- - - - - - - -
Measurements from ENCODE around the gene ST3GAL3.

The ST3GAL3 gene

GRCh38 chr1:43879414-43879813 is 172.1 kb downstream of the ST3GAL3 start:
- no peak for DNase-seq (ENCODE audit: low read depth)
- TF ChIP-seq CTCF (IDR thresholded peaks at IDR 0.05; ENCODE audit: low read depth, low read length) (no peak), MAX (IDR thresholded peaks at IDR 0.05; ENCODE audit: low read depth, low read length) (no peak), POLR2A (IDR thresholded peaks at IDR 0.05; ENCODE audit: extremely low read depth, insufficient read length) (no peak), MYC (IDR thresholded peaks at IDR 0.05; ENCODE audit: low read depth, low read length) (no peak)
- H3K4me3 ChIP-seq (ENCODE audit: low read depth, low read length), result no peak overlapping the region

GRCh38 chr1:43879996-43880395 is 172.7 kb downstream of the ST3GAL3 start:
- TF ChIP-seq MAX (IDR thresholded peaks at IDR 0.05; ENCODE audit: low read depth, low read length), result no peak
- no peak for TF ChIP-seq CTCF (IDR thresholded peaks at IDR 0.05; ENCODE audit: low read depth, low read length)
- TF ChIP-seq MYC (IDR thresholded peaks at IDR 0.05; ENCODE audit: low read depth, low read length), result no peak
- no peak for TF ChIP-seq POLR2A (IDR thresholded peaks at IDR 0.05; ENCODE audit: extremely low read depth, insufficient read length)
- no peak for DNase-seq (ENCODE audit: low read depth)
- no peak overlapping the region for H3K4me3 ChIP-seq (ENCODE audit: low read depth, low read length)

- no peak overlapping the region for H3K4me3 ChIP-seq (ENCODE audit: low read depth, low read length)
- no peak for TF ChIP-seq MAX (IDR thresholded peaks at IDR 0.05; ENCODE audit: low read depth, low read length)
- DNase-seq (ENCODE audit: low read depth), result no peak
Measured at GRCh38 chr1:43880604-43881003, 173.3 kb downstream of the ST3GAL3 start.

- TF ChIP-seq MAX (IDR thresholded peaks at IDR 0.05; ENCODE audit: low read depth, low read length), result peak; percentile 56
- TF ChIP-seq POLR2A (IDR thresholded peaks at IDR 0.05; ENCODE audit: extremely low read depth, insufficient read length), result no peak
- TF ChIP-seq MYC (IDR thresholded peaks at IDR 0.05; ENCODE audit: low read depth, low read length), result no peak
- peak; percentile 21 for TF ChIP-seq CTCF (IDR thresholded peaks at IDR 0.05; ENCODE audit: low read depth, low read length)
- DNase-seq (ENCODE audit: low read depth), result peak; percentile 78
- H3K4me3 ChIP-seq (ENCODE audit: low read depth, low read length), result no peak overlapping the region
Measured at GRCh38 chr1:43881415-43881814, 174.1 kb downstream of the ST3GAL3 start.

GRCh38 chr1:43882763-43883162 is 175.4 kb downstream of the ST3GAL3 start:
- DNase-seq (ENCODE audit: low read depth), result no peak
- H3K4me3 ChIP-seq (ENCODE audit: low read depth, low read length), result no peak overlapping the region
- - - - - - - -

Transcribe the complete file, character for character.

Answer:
Measurements from ENCODE around the gene ST3GAL3.

The ST3GAL3 gene

GRCh38 chr1:43879414-43879813 is 172.1 kb downstream of the ST3GAL3 start:
- no peak for DNase-seq (ENCODE audit: low read depth)
- TF ChIP-seq CTCF (IDR thresholded peaks at IDR 0.05; ENCODE audit: low read depth, low read length) (no peak), MAX (IDR thresholded peaks at IDR 0.05; ENCODE audit: low read depth, low read length) (no peak), POLR2A (IDR thresholded peaks at IDR 0.05; ENCODE audit: extremely low read depth, insufficient read length) (no peak), MYC (IDR thresholded peaks at IDR 0.05; ENCODE audit: low read depth, low read length) (no peak)
- H3K4me3 ChIP-seq (ENCODE audit: low read depth, low read length), result no peak overlapping the region

GRCh38 chr1:43879996-43880395 is 172.7 kb downstream of the ST3GAL3 start:
- TF ChIP-seq MAX (IDR thresholded peaks at IDR 0.05; ENCODE audit: low read depth, low read length), result no peak
- no peak for TF ChIP-seq CTCF (IDR thresholded peaks at IDR 0.05; ENCODE audit: low read depth, low read length)
- TF ChIP-seq MYC (IDR thresholded peaks at IDR 0.05; ENCODE audit: low read depth, low read length), result no peak
- no peak for TF ChIP-seq POLR2A (IDR thresholded peaks at IDR 0.05; ENCODE audit: extremely low read depth, insufficient read length)
- no peak for DNase-seq (ENCODE audit: low read depth)
- no peak overlapping the region for H3K4me3 ChIP-seq (ENCODE audit: low read depth, low read length)

- no peak overlapping the region for H3K4me3 ChIP-seq (ENCODE audit: low read depth, low read length)
- no peak for TF ChIP-seq MAX (IDR thresholded peaks at IDR 0.05; ENCODE audit: low read depth, low read length)
- DNase-seq (ENCODE audit: low read depth), result no peak
Measured at GRCh38 chr1:43880604-43881003, 173.3 kb downstream of the ST3GAL3 start.

- TF ChIP-seq MAX (IDR thresholded peaks at IDR 0.05; ENCODE audit: low read depth, low read length), result peak; percentile 56
- TF ChIP-seq POLR2A (IDR thresholded peaks at IDR 0.05; ENCODE audit: extremely low read depth, insufficient read length), result no peak
- TF ChIP-seq MYC (IDR thresholded peaks at IDR 0.05; ENCODE audit: low read depth, low read length), result no peak
- peak; percentile 21 for TF ChIP-seq CTCF (IDR thresholded peaks at IDR 0.05; ENCODE audit: low read depth, low read length)
- DNase-seq (ENCODE audit: low read depth), result peak; percentile 78
- H3K4me3 ChIP-seq (ENCODE audit: low read depth, low read length), result no peak overlapping the region
Measured at GRCh38 chr1:43881415-43881814, 174.1 kb downstream of the ST3GAL3 start.

GRCh38 chr1:43882763-43883162 is 175.4 kb downstream of the ST3GAL3 start:
- DNase-seq (ENCODE audit: low read depth), result no peak
- H3K4me3 ChIP-seq (ENCODE audit: low read depth, low read length), result no peak overlapping the region